The son of U.S. Rep. Chaka Fattah tried hard to keep up the image of a rising young entrepreneur, talking about his work for high-living clients and moving in to the luxurious Residences at the Ritz-Carlton in Center City.
But behind the facade, Chaka Fattah Jr.'s troubles were rising. Taxes went unpaid, checks started bouncing, and loan officers began calling about missed payments on a $50,000 loan, according to records and interviews.
And the FBI was secretly digging into his finances - even recording his conversations as he talked about his work as a budding political consultant.
Fattah Jr.'s image crumbled for good on Wednesday, when agents raided the Ritz-Carlton apartment and Fattah Jr.'s space at a law office, seizing a computer and records.
Agents are now asking about Fattah Jr.'s ties with politicians - including his father, Chaka Sr., the ranking Democrat on the House Appropriations Committee.
And they want to know what he did for David T. Shulick, a lawyer and owner of a for-profit education company that receives millions in contracts from the Philadelphia School District and other area schools to educate students with disciplinary problems or those at risk of dropping out.
The FBI also wants to know what happened to American Express gift cards that Fattah Jr. discussed on one of the tapes, according to interviews of two people who heard them. The cards were apparently purchased with at least $7,000 drawn on a school company check that Fattah Jr. cashed, Shulick said.
Shulick said he never even knew about the gift cards until he was told by the FBI. He said he thought Fattah Jr. might have used some to pay vendors, but the feds want to know whether he gave any to city politicians.
"The question is, what happened to those gift cards?" Shulick said.
Fattah Jr.'s attorney, Ronald A. Sarachan, declined to comment. The FBI has not responded to calls about the investigation.
In two long interviews with The Inquirer, Shulick talked about his business dealings with Fattah Jr., his fund-raising for Fattah Sr. and others, and the congressman's unsuccessful attempt to win $375,000 in federal money for his school firm to purchase energy-efficient school buses.
In the investigation, he said agents were trying to establish whether he hired Fattah Jr. at the behest of the congressman, a notion he calls "absurd."
"Nothing could be further from the truth," he said.
He said agents went to his home early Wednesday morning, the day of the raids.
They played him four recorded conversations, all of Fattah Jr. talking to someone he apparently knew well. The agents didn't identify the person wearing the wire.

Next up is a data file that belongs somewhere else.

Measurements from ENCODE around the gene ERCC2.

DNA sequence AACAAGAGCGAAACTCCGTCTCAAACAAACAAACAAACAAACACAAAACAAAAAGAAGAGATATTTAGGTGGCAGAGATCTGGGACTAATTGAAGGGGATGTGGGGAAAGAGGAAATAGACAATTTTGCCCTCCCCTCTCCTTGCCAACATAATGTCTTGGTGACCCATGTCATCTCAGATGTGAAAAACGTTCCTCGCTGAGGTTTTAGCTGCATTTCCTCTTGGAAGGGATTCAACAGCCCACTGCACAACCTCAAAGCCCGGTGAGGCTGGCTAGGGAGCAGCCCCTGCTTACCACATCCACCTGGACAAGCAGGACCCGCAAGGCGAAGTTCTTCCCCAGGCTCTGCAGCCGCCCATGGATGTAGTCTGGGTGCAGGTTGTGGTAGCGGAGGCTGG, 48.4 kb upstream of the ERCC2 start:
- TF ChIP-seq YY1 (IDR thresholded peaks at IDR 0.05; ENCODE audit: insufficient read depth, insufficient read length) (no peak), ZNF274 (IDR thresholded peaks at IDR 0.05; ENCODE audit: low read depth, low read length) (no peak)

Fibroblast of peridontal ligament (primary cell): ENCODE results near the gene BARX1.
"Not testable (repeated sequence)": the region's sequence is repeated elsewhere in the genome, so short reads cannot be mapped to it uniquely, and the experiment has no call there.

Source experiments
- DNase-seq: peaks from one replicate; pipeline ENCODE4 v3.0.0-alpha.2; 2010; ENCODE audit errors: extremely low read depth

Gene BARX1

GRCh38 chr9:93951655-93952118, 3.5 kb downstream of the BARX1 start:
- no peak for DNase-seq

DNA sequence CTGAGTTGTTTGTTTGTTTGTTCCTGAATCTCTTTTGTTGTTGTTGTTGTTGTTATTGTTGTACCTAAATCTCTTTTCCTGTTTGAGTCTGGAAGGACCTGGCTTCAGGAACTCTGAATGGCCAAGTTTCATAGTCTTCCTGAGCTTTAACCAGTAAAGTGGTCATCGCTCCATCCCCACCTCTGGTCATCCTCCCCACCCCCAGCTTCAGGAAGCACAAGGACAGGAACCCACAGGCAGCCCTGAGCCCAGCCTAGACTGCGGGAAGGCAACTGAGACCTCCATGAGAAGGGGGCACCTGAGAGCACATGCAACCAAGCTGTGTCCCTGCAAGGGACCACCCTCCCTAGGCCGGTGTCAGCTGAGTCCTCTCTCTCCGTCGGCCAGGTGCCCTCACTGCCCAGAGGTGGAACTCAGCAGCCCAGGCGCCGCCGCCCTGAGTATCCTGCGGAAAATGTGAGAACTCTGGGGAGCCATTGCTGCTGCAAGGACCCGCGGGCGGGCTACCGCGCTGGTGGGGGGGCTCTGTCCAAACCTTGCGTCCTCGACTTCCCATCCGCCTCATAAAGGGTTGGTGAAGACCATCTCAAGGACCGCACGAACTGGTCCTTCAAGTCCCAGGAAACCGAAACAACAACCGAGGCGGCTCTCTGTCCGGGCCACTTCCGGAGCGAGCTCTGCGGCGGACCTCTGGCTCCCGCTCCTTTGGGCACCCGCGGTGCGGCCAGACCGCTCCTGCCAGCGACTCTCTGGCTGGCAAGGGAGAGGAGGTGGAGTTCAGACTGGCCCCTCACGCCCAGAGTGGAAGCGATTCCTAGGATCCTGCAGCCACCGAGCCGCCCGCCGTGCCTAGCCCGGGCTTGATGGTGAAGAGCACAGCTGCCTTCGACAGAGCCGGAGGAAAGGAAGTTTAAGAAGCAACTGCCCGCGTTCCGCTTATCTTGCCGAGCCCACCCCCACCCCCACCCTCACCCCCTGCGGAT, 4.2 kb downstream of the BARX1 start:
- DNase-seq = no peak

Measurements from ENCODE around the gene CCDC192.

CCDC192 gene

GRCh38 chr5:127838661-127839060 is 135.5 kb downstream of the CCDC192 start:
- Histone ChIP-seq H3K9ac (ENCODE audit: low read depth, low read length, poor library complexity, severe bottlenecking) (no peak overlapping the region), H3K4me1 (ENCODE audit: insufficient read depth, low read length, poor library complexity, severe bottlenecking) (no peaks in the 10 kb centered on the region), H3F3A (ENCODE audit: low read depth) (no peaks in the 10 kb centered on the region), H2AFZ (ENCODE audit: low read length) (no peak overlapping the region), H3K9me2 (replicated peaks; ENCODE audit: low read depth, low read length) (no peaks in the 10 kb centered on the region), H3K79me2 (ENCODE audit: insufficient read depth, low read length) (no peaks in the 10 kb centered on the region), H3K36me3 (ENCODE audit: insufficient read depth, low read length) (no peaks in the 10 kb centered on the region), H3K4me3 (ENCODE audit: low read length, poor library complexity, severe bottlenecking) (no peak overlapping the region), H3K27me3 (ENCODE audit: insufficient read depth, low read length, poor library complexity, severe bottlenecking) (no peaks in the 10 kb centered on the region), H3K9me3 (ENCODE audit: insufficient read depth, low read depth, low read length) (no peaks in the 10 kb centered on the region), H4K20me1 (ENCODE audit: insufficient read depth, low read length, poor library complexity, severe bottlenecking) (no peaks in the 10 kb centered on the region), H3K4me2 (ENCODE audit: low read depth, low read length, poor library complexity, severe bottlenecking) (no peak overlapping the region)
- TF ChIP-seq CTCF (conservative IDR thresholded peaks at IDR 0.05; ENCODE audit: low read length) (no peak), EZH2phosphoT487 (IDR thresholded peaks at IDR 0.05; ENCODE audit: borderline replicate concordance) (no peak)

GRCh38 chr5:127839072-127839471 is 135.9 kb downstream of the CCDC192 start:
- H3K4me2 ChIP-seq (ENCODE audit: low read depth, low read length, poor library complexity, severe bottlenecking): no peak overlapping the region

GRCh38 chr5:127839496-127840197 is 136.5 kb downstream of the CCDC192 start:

"It seems like he was set up," Shulick said. "It sounded like he was sitting next to someone and he was at some social event and he was talking."
Shulick said he was offended when he heard Fattah Jr. refer to him on one of the recordings as "a Jewish businessman."
In other excerpts, Fattah Jr. talked about the gift cards and about his efforts to overcome community opposition to Shulick's plan to open a branch of his company's for-profit Delaware Valley High School.
Shulick said he met Fattah Jr. a few years ago through his sister, Fran Fattah, an attorney.
He said Fran Fattah told him about her brother's former firm, American Royalty, a concierge service that handled member clients' needs, including arranging private jets.
Although Shulick said he thought the idea was "the stupidest thing in the world," he referred two Main Line friends to American Royalty.
In the summer of 2009, Shulick said, Fattah Jr. reached out to him. Delaware Valley wanted to open a new site for 400 students on Kelly Drive, but the surrounding neighborhood was in an uproar, fearful the school would kill any chance of a redevelopment proposal.
"He reached out to me and said, 'Can I be helpful here?' " Shulick said.
"He just seemed to be a smart, bright kid who understood community politics. We need anyone we can get, and I'm taking him."
"I felt he brought tremendous value to us in understanding the political world," Shulick said.
Shulick hired Fattah Jr. and assigned him to work with two other consultants who were meeting with residents and business owners. He was paid approximately $75,000, according to sources.
A key leader in that community opposition was Councilman Curtis Jones, a Fattah ally for decades. Jones said the FBI also talked to him and played an excerpt of one recording, which he declined to describe.
"They did ask me if he ever gave me anything," Jones said. Aside from buying tickets at campaign fund-raisers, Jones said, the answer is no.
He said he never wavered in his opposition to the school, despite the involvement of Fattah Jr., known as "Chip."
"No disrespect to Chip, but that and a dime weren't going to change it," Jones said. "They could have brought the pope in here, and I would still have been against that project."
Although opponents urged the School Reform Commission in August 2009 to cancel its $3.5 million contract with Delaware Valley, the commission gave the school a green light.
Shulick said Fattah Jr. also worked all that summer to help oversee a $1.1 million renovation of the building, meeting with contractors and overseeing technology installations. He also helped arrange the massive community grand opening of the Kelly Drive site.